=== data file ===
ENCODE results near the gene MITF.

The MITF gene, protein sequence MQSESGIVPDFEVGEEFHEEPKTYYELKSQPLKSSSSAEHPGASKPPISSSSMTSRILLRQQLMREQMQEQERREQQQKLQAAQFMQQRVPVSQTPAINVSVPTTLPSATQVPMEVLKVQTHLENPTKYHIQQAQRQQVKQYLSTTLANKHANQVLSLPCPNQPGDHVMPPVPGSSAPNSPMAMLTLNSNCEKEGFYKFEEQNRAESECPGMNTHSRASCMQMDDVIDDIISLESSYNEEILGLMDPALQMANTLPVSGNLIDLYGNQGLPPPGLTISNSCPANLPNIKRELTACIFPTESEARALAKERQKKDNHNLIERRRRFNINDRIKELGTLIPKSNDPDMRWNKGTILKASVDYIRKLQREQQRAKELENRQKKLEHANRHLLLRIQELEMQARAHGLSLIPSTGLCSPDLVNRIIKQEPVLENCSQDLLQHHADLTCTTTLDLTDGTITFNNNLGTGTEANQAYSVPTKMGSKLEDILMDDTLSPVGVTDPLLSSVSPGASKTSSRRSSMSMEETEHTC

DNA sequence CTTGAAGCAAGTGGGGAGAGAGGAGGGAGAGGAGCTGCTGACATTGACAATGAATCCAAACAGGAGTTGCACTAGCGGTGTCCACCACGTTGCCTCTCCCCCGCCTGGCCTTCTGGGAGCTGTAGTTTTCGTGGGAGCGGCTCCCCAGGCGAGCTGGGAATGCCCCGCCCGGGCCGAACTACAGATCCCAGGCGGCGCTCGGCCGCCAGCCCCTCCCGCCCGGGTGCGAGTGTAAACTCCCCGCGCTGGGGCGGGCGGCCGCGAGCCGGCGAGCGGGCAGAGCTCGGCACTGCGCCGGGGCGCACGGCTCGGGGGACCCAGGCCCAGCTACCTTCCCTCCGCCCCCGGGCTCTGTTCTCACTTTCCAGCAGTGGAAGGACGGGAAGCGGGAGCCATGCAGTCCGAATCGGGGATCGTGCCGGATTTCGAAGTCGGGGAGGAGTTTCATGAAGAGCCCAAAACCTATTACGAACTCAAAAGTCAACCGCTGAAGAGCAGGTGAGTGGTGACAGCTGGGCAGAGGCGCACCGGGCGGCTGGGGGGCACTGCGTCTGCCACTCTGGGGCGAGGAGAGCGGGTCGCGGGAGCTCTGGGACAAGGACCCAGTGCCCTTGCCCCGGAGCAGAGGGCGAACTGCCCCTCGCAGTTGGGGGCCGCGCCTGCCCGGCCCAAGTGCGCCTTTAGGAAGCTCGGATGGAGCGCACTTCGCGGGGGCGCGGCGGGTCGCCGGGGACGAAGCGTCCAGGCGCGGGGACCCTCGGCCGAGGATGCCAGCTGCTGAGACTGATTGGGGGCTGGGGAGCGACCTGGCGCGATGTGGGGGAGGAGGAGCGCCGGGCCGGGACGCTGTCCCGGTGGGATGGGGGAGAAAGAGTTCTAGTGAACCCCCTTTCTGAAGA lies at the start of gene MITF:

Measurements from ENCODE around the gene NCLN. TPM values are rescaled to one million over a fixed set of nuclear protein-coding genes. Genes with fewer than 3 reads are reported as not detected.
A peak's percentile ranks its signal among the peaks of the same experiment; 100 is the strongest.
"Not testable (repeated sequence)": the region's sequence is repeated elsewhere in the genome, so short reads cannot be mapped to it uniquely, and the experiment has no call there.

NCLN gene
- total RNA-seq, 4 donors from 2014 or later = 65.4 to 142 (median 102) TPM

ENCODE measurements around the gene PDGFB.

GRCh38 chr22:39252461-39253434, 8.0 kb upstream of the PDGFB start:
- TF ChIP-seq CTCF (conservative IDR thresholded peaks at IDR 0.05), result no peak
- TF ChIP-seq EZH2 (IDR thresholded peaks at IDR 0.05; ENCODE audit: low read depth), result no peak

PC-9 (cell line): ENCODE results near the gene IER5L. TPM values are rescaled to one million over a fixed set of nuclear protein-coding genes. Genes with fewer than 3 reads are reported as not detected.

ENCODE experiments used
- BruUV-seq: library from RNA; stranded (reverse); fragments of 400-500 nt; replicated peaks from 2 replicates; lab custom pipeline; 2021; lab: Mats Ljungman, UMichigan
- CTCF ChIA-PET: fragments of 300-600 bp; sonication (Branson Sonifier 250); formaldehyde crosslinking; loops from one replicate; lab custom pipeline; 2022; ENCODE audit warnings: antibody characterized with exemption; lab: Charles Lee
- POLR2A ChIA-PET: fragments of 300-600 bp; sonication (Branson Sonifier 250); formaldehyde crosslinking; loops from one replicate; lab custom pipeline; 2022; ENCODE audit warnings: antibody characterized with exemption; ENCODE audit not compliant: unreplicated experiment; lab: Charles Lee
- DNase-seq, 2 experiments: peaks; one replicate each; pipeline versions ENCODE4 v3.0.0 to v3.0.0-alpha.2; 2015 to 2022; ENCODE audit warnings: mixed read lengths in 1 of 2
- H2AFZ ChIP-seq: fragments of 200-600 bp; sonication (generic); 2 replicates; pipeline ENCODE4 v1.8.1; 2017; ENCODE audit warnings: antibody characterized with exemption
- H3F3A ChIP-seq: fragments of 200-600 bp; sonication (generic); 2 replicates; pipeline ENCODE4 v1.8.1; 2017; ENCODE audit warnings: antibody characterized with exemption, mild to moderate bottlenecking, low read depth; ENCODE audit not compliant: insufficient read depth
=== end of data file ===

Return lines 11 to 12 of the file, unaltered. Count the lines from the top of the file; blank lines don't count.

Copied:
- TF ChIP-seq CTCF (conservative IDR thresholded peaks at IDR 0.05), result no peak
- TF ChIP-seq EZH2 (IDR thresholded peaks at IDR 0.05; ENCODE audit: low read depth), result no peak